These steps should leave your marble surfaces etch-free. You can visit Amazon to buy some marble polishing powder.
How to Remove and Restore Deep Etching on Marble.
If the etch marks are more significant, and the method above was not adequate to restore them, a more intensive approach may be required.
Don’t panic; you don’t need to replace the marble surface! However, you will need to hire a professional to hard polish the entire countertop.
The only downside is that it may be a little expensive and will leave your marble surface a little thinner. However, it’s worth it to remove nasty etch marks that will bother you until you fix it or move house.
Avoiding Etch Marks and Maintenance.
Now that you have learned how to restore and recover etched marble, it’s a good idea to learn some tips and tricks to prevent etching in the future.
To maintain marble, the simplest thing you should do is to get into the habit of wiping down the surface. Immediately after a spillage, use a hot, damp cloth to wipe the area.
Removing the spill before it dries will save you time and money in the long run. So make sure to have a few microfiber cloths to hand in the kitchen or bathroom to clean any accidents ASAP.
Another tip is to make sure your marble is adequately sealed. Over time, the sealant wears away and needs to be re-applied.
Many over-the-counter products are good enough to seal the marble. However, ensure you are using the correct sealant type and not too much.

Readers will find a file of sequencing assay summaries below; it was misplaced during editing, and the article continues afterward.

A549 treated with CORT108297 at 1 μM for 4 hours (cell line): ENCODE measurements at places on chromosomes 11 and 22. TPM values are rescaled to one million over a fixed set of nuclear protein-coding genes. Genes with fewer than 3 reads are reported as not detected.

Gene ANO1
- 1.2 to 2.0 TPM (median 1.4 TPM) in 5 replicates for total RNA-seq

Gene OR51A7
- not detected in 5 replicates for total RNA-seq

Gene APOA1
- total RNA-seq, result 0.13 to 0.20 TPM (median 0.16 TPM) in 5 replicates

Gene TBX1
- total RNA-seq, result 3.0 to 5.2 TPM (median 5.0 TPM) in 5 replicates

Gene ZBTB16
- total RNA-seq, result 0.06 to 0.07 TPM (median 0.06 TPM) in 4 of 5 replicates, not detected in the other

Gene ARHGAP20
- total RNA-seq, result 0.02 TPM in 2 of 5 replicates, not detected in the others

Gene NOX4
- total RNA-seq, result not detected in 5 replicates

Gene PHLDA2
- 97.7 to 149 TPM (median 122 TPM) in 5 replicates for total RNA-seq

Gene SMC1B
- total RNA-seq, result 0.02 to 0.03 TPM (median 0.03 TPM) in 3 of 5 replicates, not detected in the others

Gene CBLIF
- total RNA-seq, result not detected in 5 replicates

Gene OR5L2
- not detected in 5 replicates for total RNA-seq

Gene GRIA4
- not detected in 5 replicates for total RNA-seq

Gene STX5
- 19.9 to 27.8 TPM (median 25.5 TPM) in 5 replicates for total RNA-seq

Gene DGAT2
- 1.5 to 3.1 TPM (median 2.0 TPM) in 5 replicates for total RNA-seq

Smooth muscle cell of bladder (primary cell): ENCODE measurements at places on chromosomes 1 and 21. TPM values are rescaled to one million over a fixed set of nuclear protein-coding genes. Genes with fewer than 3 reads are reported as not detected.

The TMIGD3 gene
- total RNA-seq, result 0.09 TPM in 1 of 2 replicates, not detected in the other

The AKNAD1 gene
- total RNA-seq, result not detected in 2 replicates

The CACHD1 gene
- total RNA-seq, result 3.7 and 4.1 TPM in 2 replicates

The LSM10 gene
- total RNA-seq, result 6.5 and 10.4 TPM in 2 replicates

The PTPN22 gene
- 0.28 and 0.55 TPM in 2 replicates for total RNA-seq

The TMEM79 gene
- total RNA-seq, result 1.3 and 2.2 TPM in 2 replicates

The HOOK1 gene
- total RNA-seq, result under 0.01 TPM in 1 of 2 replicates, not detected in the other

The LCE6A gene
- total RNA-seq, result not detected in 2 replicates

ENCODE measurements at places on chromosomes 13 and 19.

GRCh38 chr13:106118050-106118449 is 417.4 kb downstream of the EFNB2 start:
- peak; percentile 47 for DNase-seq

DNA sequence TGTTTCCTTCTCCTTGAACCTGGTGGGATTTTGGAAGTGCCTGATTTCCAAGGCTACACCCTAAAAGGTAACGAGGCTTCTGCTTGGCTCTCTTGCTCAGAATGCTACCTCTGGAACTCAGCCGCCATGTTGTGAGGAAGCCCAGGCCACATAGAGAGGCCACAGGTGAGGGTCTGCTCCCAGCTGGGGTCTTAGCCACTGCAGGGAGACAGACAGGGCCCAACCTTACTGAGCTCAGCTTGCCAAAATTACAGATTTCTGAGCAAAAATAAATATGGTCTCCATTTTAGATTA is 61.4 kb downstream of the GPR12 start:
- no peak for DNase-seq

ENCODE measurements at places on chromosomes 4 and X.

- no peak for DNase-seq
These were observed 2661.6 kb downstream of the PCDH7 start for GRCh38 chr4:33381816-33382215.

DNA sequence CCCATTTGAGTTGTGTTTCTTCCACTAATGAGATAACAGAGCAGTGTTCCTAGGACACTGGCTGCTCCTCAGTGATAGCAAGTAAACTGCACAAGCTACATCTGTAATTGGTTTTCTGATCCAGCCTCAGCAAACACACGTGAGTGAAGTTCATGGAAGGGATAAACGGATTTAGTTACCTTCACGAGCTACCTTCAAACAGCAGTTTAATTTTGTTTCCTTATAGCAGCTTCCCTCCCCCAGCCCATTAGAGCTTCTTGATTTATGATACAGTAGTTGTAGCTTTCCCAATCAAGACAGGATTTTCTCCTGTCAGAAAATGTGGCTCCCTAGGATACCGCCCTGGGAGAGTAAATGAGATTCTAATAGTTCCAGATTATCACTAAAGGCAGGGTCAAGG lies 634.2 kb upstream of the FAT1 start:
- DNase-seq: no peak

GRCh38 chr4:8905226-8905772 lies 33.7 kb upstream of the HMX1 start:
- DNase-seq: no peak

An easy and aesthetic way to protect marble countertops in the kitchen or bathroom is to invest in small dishes to place items in.
For example, if you like to have your olive oil and balsamic vinegar out and to hand, purchase a small container for them to sit on. Or, in the bathroom, do the same thing for your face oils and body products.
Although marble takes a little time and effort to keep it looking at its best, it’s worth it. Marble is a stunning addition to any home and is a significant investment.
However, it requires constant upkeep to ensure it doesn’t get ruined in its day-to-day use. The biggest tip is to immediately wipe away any spills and moisture, making sure it doesn’t get a chance to work its way into the marble and cause damage.
Additionally, invest in a marble polish so that you have it to hand any time a stain or etch appears.
Last update on 2023-06-05 / Affiliate links / Images from Amazon Product Advertising API